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Nine steps to choosing keywords for Google AdWords

Choosing keywords for AdWordsWell-chosen keywords and phrases will ensure that your pay-per-click ad is found by the right people looking for products and services just like yours

1. Understand what makes a good keyword or phrase

Keywords and phrases should be highly specific and relevant to your business. Google rewards relevance. It’s not just about paying to get to the top of the list. So your keywords should tie in directly with your ad copy and your website. When someone types your keywords into Google, they should be looking for a business exactly like yours. As a result, those people that click on your ad will already be predisposed towards buying from you.

2. Think like your customers

Put yourself in your customers’ shoes. If they are searching for a product or service like yours, which words and phrases would they type into Google?

3. Tie it all together

Your keywords and phrases should be closely linked to the wording in your pay-per-click advert and that in turn should match exactly the words and phrases you use on your website and on your landing page.

4. Be specific and targeted

Avoid using terms or words that are too general. Don’t be tempted to add keywords that are not related to your ad but that generate lots of traffic — many of the people you attract won’t be interested in your product or service anyway. Single keywords are often too generic whereas two or three-word phrases are usually more targeted. For instance, ‘organic vegetable box delivery’ is a specific phrase that will attract anyone that wants to buy their organic veg direct and have it delivered to their door.  Using these keywords separately or in other combinations may be far less successful.

5. List different variations

Your customers may use different terms for your product or service. So always list variations in your keywords. These might include colloquial terms, synonyms (such as shop and store), product names and serial numbers, alternative spellings as well as singular and plural versions. You can even list common misspellings.

6. Use Google’s keyword tool to get ideas

To get ideas for keywords and expand your list, you can use Google Keywords Tool. All you have to do is submit a keyword or URL and choose relevant and high-ranking words from the results. Once the tool has generated some initial ideas, you can then enter the best words and phrases to generate even more specific ideas.

You can also use the Website Content option to find the most relevant keywords from your own website. If you have a lot of keywords, it can be a good idea to create separate campaigns based on a few tightly-focused keywords. Another resource is the AdWords Help Tool. It shows a list of relevant user queries that have occurred on Google.com, based on your URL.

7. Language and location targeting

You can change language and location settings to ensure your adverts appear in front of the right people. Always make sure your location targeting reflects where you do business. Depending on the location of your customer base, you can set territories, countries, regions, cities or even smaller catchment areas.

Customised targeting is very precise. Your ad will only appear to customers who are searching for results in an area that you specified — such as everyone within ten miles of your business premises. This is ideal for small local shops or restaurants, for example.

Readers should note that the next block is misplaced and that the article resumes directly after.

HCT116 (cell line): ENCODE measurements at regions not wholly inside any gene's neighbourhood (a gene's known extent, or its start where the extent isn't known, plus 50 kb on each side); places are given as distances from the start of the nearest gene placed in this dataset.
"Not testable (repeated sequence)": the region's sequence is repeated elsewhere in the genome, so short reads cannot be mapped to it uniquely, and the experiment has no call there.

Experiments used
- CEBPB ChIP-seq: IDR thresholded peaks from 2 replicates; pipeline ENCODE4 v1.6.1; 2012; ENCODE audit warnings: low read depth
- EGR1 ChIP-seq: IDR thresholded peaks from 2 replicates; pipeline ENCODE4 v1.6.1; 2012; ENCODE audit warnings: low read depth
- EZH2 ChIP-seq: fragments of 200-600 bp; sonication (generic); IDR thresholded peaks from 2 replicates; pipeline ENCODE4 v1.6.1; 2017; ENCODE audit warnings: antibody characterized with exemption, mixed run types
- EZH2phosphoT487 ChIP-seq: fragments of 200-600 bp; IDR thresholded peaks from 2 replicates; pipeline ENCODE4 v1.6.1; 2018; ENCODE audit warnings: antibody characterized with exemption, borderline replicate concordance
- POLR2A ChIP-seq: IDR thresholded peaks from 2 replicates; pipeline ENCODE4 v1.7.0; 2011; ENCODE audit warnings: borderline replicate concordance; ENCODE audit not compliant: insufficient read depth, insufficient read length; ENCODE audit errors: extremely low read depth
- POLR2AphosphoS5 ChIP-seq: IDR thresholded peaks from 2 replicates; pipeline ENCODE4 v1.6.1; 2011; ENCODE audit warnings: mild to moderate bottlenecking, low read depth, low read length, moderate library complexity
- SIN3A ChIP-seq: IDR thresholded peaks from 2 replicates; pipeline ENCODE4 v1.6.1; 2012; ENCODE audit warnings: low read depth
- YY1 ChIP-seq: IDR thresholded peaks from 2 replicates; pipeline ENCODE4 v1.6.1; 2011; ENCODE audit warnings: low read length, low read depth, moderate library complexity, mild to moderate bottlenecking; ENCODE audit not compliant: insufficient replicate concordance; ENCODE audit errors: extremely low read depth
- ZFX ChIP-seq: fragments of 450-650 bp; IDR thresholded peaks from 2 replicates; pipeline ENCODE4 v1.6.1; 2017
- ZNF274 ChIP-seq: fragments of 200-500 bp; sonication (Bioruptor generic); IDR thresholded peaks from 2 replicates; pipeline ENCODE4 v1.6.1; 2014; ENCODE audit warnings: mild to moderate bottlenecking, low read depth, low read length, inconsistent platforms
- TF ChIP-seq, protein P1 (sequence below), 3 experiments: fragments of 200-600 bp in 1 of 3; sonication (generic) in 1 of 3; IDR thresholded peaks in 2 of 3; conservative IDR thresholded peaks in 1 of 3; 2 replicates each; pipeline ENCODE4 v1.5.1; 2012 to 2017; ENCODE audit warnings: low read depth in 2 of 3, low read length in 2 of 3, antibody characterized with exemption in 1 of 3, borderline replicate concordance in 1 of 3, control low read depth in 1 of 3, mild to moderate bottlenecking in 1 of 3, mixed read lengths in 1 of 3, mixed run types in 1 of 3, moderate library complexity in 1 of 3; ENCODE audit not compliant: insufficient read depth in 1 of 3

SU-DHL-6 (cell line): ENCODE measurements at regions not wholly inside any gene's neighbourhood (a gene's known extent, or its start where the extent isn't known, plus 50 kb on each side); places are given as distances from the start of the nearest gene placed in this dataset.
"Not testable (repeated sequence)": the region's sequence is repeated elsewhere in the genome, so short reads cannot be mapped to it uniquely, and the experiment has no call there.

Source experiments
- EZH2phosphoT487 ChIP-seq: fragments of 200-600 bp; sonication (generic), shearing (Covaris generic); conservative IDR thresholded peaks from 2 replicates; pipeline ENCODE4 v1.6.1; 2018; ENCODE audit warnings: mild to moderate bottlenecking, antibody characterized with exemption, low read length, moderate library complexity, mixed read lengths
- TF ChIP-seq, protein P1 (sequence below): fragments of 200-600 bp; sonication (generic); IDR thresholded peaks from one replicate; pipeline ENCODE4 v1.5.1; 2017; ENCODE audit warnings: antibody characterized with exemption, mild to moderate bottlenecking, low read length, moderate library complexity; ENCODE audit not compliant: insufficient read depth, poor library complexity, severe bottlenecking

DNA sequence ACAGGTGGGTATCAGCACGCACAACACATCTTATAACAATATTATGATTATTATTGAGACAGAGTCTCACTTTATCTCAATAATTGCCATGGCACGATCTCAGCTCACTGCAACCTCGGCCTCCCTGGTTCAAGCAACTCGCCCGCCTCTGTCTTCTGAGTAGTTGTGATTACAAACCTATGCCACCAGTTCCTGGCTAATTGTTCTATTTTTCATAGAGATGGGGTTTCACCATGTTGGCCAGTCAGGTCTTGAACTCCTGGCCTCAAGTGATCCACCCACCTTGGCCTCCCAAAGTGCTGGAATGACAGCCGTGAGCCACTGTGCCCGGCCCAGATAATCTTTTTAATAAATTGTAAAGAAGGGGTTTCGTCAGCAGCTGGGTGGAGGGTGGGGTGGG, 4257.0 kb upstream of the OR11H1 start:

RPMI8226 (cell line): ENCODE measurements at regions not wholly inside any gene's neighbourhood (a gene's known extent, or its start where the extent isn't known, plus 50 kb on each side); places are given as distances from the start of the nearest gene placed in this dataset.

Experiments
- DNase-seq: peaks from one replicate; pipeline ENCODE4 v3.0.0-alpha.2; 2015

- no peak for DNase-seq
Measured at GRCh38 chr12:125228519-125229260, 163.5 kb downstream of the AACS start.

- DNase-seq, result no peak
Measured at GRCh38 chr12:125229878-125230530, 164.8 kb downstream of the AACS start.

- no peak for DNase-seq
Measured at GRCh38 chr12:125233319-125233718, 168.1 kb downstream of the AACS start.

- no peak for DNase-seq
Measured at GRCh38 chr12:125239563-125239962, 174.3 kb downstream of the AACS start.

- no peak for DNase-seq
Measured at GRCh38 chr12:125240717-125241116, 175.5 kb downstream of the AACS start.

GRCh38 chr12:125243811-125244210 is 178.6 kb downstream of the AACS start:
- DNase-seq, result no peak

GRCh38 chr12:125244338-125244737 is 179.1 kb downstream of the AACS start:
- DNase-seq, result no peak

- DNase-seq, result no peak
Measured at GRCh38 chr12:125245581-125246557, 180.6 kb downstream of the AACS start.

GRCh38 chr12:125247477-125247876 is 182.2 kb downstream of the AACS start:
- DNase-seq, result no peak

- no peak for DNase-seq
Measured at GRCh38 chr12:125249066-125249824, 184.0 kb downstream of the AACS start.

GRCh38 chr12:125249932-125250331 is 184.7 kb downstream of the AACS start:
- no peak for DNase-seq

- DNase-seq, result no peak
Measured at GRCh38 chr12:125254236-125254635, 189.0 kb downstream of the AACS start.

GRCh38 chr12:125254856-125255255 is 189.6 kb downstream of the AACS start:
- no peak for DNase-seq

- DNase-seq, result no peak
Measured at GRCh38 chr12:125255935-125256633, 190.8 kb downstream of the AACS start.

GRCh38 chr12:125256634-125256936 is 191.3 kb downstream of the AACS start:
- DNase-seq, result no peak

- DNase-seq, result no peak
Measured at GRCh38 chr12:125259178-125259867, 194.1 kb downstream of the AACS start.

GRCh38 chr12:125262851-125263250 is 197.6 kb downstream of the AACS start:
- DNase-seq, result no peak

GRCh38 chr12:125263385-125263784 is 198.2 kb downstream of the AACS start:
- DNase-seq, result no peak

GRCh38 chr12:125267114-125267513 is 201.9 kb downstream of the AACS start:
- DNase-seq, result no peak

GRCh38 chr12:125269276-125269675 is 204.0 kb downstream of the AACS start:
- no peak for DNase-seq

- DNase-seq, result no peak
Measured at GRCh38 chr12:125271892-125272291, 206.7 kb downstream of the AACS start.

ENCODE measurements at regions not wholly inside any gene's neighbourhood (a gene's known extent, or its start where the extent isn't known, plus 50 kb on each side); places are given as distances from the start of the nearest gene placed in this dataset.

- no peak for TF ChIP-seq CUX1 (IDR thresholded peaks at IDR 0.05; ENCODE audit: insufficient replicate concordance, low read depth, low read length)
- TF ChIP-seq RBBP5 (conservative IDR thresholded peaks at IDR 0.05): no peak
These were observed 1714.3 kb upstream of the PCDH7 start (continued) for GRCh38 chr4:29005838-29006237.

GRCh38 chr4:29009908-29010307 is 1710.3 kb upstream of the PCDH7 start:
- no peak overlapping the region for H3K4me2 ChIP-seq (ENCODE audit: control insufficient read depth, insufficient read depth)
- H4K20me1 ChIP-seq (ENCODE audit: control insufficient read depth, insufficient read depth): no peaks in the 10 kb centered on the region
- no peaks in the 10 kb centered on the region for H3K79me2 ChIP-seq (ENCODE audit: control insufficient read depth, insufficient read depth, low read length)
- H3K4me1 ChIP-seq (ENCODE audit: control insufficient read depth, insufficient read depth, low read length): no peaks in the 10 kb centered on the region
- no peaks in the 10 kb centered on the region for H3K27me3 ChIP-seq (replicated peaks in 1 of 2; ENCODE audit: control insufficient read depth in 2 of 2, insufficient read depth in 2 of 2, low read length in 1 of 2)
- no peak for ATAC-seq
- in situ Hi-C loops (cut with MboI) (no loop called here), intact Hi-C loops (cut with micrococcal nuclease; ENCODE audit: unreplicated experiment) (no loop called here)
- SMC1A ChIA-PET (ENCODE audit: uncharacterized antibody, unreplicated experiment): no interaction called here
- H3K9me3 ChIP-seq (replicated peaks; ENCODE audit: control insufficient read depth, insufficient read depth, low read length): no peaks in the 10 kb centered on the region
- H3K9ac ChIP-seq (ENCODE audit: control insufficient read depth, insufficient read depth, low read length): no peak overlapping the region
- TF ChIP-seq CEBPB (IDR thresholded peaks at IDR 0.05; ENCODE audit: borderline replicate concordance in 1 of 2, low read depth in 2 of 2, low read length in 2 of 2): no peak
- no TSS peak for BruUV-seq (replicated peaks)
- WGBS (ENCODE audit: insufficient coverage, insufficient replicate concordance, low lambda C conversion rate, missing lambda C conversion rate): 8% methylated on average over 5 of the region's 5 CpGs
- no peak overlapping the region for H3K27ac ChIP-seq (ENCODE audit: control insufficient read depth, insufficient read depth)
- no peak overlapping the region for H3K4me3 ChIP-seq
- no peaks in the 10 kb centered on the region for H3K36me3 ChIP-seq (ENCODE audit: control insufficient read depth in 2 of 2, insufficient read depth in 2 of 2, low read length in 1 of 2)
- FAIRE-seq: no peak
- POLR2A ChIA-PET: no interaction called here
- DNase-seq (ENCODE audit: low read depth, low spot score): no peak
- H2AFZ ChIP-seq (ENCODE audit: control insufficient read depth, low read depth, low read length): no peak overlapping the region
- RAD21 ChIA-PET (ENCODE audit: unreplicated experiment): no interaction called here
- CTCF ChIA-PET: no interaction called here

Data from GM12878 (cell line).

8. Understand keyword matching options

Google offers four ways to match keywords: broad, phrase, exact and negative match. Use of punctuation when you input your keywords indicates which type of matching you want.

  • Broad match is Google’s default setting for all keywords. Your ads may be triggered when someone searches for any words that include your keywords. So if your keywords are ‘garden design and maintenance’ then your ad may appear if someone types in ‘garden maintenance’.  Some variations such as synonyms (shop/store, for instance) and singular and plural forms may also trigger your ads. You do not have to use any kind of punctuation to specify that a keyword is broad-matched.
  • Phrase match is more tightly targeted. Your ad only appears when someone types in a phrase that contains your entire keyword phrase— ie ‘garden design and maintenance’. So if someone types in ‘urban garden design and maintenance’, your ad will be triggered. Use quotation marks to indicate that your “keywords” need to be phrase-matched.
  • Exact match goes another step further. Searches must be identical to your keyword phrase. To get an exact match put your [keyword phrase] in square brackets. With exact match, you may get higher click-through rates (CTRs) as you only appear when searches are specifically relevant to your business.

9. Remove “negative” keywords

Removing “negative” keywords is a useful way to stop irrelevant searches triggering your ad. Add a minus sign before a keyword so that it is specifically excluded. So if you were a garden designer using the keyword phrase ‘garden design’ you could add ‘–book’ to ensure searches for gardening books don’t bring up your ad. Or, if you sell cameras but not camcorders you can make camcorders a negative keyword. You may even find that the name of your company or one of your products is also the name of something entirely unrelated to your business. In this case use negative keywords to rule them out by adding words that are connected to them, not you.

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